I’ve had to think long and hard about this post. First off, I just need to mention that this is so late in coming because: 1. I didn’t have my blog when the shit hit the fan; 2. I wasn’t aware of the exact nature of the comments (and honestly, didn’t bother to look into it); and 3. I’ve got to get my two cents in.
I am against any form of discrimination and stereotypification. It is ugly, hurtful and does not go with my character nor my sense of what is correct. But I also did say I was going to talk about this two posts ago, so here I am.
In early 2011, the presenters of the BBC car show, Top Gear (James May, Richard Hammond and Jeremy Clarkson), were commenting on the release of the Mastretta MXT, the first sports car that was designed and built in Mexico. What started as a casual chat between friends on a couch turned into a conversation that included phrases like “they can’t get food right because it looks like vomit” (May), “imagine waking up and knowing you’re Mexican!” (Hammond) and “that’s alright (in response to the previous statement) because all you have to do is roll over and go back to sleep again” (Clarkson).
I remember once someone telling me that she never repeats the bad things someone has done to her because it is reliving the experience and that in order to move on, one needs to leave it behind. But I included the comments because I knew that the above would put the next bit in context.
May, Hammond and Clarkson have apologized to the Mexican government, via their sites or media. Clarkson, however, said that he was sorry about the comments and that Mexico didn’t “have a sense of humour”.
That really struck me. After living in Mexico for 16 years, I can safely say that Mexicans have a very rich sense of humor. But something else also struck me: they get noticeably testy when stereotypes with reference to them are involved.
I am only one of a handful of people who can say this but being a foreign woman who had lived in Mexico City for 10.5 years of her life, there was not one day that had gone by in that city that I wasn’t made aware of my ethnicity (or very poor judgement thereof). Most were random people I didn’t even know shouting at me in the streets “Chinita!” (China Girl). My parents are Japanese and I was born in San Francisco, CA. I had people ask me if I could see like they do or if I see things in a sort of Cinemascope-like long vertical line or if I could actually see because my eyes are so small.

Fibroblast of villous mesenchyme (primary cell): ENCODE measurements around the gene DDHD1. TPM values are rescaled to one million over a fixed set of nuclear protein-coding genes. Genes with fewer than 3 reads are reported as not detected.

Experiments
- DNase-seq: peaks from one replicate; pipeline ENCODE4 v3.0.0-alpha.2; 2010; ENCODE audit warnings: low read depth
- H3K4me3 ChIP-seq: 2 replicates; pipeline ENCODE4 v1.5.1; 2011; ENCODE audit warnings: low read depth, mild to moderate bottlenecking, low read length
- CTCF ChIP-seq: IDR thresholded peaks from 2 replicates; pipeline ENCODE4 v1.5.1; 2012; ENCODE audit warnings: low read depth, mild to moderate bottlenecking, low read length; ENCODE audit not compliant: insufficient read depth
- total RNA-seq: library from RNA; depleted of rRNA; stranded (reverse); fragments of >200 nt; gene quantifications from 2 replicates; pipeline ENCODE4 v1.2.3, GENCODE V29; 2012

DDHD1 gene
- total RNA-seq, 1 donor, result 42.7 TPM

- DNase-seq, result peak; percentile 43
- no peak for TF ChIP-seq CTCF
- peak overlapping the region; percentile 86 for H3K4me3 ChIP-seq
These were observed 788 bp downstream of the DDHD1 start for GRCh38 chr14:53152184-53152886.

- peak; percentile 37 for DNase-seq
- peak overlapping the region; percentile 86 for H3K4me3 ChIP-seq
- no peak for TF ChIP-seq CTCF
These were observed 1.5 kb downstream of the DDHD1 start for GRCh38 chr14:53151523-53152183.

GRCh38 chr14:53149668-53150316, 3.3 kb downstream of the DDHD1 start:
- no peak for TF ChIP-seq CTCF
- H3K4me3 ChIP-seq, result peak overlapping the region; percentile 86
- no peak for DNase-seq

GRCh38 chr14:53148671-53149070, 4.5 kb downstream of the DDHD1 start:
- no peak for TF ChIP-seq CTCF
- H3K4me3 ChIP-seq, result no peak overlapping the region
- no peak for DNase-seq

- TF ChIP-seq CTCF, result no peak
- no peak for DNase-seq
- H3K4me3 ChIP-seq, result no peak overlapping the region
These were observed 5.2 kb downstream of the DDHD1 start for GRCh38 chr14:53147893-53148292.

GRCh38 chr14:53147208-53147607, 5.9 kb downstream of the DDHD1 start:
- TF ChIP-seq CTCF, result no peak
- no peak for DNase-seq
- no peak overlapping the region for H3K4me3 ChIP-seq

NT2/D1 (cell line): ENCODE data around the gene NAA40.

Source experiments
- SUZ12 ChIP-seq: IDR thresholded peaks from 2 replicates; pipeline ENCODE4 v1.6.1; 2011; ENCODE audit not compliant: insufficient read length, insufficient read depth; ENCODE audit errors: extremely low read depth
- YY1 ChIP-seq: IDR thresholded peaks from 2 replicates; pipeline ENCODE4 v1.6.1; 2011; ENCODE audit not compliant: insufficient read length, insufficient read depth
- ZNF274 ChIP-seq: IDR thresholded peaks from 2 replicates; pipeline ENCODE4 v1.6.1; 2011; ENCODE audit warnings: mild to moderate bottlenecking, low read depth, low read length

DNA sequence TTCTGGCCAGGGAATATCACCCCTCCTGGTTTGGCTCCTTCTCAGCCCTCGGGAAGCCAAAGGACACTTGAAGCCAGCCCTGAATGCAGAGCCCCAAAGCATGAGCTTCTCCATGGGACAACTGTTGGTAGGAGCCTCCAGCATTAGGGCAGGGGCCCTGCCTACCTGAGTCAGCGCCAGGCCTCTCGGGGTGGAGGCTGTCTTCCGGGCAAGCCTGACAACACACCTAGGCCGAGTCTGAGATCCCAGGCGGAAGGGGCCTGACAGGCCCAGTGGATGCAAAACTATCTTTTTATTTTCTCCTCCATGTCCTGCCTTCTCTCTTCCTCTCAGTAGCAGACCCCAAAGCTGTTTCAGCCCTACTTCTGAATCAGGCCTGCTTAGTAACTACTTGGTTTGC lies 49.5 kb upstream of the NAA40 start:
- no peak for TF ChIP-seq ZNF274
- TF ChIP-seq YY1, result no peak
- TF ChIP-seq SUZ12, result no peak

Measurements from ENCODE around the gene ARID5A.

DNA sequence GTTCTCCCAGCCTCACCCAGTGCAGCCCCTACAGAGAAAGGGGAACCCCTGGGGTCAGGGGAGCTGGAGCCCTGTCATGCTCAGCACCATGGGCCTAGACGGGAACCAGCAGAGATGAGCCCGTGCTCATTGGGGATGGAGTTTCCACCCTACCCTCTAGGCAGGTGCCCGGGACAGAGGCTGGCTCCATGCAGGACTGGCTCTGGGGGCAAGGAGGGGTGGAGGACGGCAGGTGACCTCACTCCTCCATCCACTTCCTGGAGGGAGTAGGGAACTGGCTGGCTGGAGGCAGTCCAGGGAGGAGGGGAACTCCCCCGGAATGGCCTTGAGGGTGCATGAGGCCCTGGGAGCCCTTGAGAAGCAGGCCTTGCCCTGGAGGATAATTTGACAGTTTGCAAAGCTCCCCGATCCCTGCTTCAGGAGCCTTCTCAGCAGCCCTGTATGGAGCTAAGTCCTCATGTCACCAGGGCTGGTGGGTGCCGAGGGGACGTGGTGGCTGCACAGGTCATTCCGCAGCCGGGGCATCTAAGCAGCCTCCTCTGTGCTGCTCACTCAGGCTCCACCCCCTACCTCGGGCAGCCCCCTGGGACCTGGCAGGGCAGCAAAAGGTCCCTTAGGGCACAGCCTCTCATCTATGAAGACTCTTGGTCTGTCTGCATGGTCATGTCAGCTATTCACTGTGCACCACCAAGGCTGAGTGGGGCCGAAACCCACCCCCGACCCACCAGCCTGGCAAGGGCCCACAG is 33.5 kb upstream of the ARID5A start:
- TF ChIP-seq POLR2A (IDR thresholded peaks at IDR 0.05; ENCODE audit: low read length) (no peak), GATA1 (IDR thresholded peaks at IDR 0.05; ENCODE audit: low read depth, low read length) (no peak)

All the comments above are ignorant but like my peeps said, “Si te choca, te checas” (If it pisses you off, check yourself). Just as May, Hammond and Clarkson had to reflect (if only briefly) on what they said so that in the future, they are more careful, I would suggest those who are angry at the Top Gear comments could do with a revision of their own language. Perhaps look at if they say “inditos” (a word poorly referring to the indigenous population, including Aztecs and Mayans) or refer to a person walking behind someone else in a submissive fashion as “japonesita” (little Japanese girl).
I defend Mexico, its culture, its wonderful food and all the caring friends I have made.
I do not defend ignorance, regardless of what the packaging may look like.
NOTE: One of the curious things about the incident is that Daniel Mastretta, company president of the Mastretta, said that because there was nothing specifically said against the car’s performance in the Top Gear episode, many have been eager to purchase one and one of the first places where it would be sold internationally was in Great Britain.